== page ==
In a court of law, the whole story would be torn apart by even a mediocre prosecutor as soon as the words “virgin” and “pregnant” were used in the same sentence.

The defense could very well sway the jury by bringing out their main witness- Joseph, the put-upon and betrayed, but also believing, forgiving, and accepting fiance of the young “virgin mother.” 

Throw the dice. OK, 2 out of 3? 4 out of 7? Rock, Paper, Scissors? Eenie, meenie, miney, mo? Draw straws. Who’s right; who’s wrong? Who’s telling the truth; who’s lying?

Who is being good? Who is being bad?

Here’s one more really great thing about the Christmas story that not many people have considered: it makes no sense. Two completely different birth stories- Matthew’s and Luke’s- that come together only on Hallmark Christmas cards and childrens’ Sunday School handouts. Unlikely scenarios, difficult time-lines, and a cast of characters that includes a chorus of singing angels- it is through that wild potpourri of people and events that Jesus the Messiah appeared in the world, and turned that world into a new creation.

Luke 1: 29Mary was greatly troubled at his words and wondered what kind of greeting this might be. 30But the angel said to her, “Do not be afraid, Mary, you have found favor with God. 31You will be with child and give birth to a son, and you are to give him the name Jesus. 32He will be great and will be called the Son of the Most High. The Lord God will give him the throne of his father David, 33and he will reign over the house of Jacob forever; his kingdom will never end.”

34“How will this be,” Mary asked the angel, “since I am a virgin?”

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It made no sense and neither, if we admit it, does much of life. If we had a nativity story that followed a logical, consistent, and progressive series of facts, we would have every right to question all of it. When that kind of defense is put forward in a criminal court- when all of the witnesses and facts line up in perfect and straight rows, the prosecution can pretty easily show that there has been collusion and rehearsal in the presentation of a fictional defense.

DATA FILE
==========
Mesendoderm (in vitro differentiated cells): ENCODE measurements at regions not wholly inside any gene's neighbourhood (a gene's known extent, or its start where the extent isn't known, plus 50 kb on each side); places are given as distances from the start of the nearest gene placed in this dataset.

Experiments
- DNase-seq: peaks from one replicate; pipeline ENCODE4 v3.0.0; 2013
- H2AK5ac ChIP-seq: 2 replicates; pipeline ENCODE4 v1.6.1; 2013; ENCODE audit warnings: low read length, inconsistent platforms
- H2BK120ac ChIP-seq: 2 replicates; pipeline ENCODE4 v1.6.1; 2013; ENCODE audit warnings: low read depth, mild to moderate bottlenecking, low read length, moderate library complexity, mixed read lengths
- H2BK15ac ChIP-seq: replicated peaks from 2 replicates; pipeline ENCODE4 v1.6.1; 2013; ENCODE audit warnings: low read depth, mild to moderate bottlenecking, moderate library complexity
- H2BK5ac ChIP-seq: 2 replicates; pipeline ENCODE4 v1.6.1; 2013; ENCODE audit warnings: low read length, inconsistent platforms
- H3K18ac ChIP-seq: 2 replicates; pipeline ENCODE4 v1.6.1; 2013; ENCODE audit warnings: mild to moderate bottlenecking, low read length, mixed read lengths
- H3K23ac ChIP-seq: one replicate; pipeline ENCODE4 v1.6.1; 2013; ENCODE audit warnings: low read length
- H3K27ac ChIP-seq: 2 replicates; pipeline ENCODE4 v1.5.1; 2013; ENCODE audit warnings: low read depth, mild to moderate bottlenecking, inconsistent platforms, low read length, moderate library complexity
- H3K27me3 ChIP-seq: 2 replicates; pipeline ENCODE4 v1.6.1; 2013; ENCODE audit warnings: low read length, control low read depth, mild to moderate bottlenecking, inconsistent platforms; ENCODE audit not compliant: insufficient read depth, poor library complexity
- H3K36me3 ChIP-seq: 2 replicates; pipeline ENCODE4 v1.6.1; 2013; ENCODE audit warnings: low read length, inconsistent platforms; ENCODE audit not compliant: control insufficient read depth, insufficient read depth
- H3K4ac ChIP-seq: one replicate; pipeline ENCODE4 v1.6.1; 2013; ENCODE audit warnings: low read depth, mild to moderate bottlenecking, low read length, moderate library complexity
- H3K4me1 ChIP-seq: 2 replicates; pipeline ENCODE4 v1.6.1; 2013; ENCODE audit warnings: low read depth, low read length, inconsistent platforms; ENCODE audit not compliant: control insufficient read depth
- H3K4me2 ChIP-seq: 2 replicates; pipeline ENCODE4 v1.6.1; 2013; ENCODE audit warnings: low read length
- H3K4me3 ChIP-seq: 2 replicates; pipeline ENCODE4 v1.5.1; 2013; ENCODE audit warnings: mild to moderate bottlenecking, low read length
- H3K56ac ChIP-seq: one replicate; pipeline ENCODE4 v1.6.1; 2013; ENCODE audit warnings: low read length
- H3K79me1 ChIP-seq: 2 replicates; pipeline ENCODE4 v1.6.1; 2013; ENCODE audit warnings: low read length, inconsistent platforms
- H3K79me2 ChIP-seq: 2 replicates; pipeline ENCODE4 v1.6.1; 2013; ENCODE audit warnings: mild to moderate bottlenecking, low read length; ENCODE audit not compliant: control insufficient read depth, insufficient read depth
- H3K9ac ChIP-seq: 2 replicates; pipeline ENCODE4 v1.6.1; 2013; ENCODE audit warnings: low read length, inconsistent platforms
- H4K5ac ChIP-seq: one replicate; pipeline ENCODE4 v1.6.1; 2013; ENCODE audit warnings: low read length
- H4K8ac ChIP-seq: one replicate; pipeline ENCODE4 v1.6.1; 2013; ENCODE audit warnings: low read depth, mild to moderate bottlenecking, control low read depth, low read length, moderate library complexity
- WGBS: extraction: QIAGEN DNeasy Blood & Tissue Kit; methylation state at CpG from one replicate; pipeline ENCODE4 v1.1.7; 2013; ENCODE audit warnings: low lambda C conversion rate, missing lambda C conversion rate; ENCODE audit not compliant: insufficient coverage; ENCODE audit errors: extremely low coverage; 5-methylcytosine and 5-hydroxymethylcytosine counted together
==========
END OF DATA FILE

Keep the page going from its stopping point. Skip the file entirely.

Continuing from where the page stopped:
Life, as we live it, is rarely an either/or set of decisions. We deal with people both as we hope they will be and as they are. We enjoy the food at a restaurant even though the service has been lousy. (Both/And) We do not throw our kids out of the house because their room is an unhealthy mess (Either/Or).

We learn to cut slack because slack is being cut for us all the time. We learn to give love and accept grace because we’re accepting love and extending grace all day long in our daily affairs. We may talk a lot in black & white, and even make some decisions based on what seems good and what seems bad, but we live in the inconsistencies of human interaction and in the chaos of a world that always being recreated.

The story of Jesus’ birth is a mess. So messy that Mark and John ignore it altogether. But that makes the story a lot like us. At least a lot like me. I’ll let you decide for yourself. That way both you and I will be right.  

Joseph, chagrined. A Christmas Journey..

fewMatthew 1: 18-19 The birth of Jesus took place like this. His mother, Mary, was engaged to be married to Joseph. Before they came to the marriage bed, Joseph discovered she was pregnant. (It was by the Holy Spirit, but he didn’t know that.) Joseph, chagrined but noble, determined to take care of things quietly so Mary would not be disgraced.

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carved Santos figures, “Mary and Joseph”, Guatamala, early 20th C.

According to Matthew, Joseph had a choice. What to do about his fiance Mary who was now pregnant, without his participation? Stop right now if you’re imagining how it went with your cousin/brother/neighbor who went through the same experience just a few years ago.  Mosaic law was a whole other animal than the rage and hurt faced by that guy you know.

First of all, Joseph and Mary weren’t just caught in a personal dilemma, nor was it a matter of sorting through various civil rules or cultural standards in any way we can relate to today (unless you’re a very conservative Muslim). Mary’s pregnancy forced  Joseph, his family, and her family into dealing with Mosaic law. Along with not eating oysters, mixing cotton and wool in a garment, or breaking up a fight by grabbing one of the participants by the testicles, getting pregnant before marriage was a wrong, wrong, wrong spiritual move. And unlike the other spiritual sins just listed, this one could get a girl dragged by the hair to the edge of town and stoned. Which happened then, even as it happens today. (And we hear about it happening, once in awhile, in a few countries like Afghanistan or Saudi Arabia among some of those who practice fundamental interpretations of Sharia law but, in fact, it probably happens more frequently throughout in other small factions and communities of Islam, where  reporting to the outside world rarely happens.)

In other words, this wasn’t the kind of problem that would merely cause the neighbors to gossip, or prompt the local judge to make  the “wayward girl” wear a red A across herr chest. This was the kind of sin that could cause YHWH Godself to regard a person for the rest of her life with an angry scowl and a slingshot full of punishment.